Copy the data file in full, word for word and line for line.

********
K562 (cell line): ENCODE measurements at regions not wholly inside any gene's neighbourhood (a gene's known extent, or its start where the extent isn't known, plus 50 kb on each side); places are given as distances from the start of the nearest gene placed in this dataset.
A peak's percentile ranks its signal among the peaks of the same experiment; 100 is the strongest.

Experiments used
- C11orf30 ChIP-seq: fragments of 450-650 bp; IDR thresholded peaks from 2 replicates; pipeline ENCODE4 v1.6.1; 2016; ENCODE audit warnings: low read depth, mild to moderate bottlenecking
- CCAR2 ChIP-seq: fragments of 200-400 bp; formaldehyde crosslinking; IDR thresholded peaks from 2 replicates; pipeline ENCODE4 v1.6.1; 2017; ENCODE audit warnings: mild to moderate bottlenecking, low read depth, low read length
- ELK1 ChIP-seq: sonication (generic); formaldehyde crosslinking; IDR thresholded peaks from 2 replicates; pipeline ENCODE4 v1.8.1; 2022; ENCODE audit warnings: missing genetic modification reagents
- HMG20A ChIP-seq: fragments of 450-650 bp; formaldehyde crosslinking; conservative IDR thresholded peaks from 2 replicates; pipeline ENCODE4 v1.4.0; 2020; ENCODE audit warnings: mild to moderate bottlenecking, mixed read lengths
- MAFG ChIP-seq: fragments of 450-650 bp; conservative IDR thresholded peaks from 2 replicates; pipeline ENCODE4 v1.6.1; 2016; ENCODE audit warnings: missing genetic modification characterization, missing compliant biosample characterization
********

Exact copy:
K562 (cell line): ENCODE measurements at regions not wholly inside any gene's neighbourhood (a gene's known extent, or its start where the extent isn't known, plus 50 kb on each side); places are given as distances from the start of the nearest gene placed in this dataset.
A peak's percentile ranks its signal among the peaks of the same experiment; 100 is the strongest.

Experiments used
- C11orf30 ChIP-seq: fragments of 450-650 bp; IDR thresholded peaks from 2 replicates; pipeline ENCODE4 v1.6.1; 2016; ENCODE audit warnings: low read depth, mild to moderate bottlenecking
- CCAR2 ChIP-seq: fragments of 200-400 bp; formaldehyde crosslinking; IDR thresholded peaks from 2 replicates; pipeline ENCODE4 v1.6.1; 2017; ENCODE audit warnings: mild to moderate bottlenecking, low read depth, low read length
- ELK1 ChIP-seq: sonication (generic); formaldehyde crosslinking; IDR thresholded peaks from 2 replicates; pipeline ENCODE4 v1.8.1; 2022; ENCODE audit warnings: missing genetic modification reagents
- HMG20A ChIP-seq: fragments of 450-650 bp; formaldehyde crosslinking; conservative IDR thresholded peaks from 2 replicates; pipeline ENCODE4 v1.4.0; 2020; ENCODE audit warnings: mild to moderate bottlenecking, mixed read lengths
- MAFG ChIP-seq: fragments of 450-650 bp; conservative IDR thresholded peaks from 2 replicates; pipeline ENCODE4 v1.6.1; 2016; ENCODE audit warnings: missing genetic modification characterization, missing compliant biosample characterization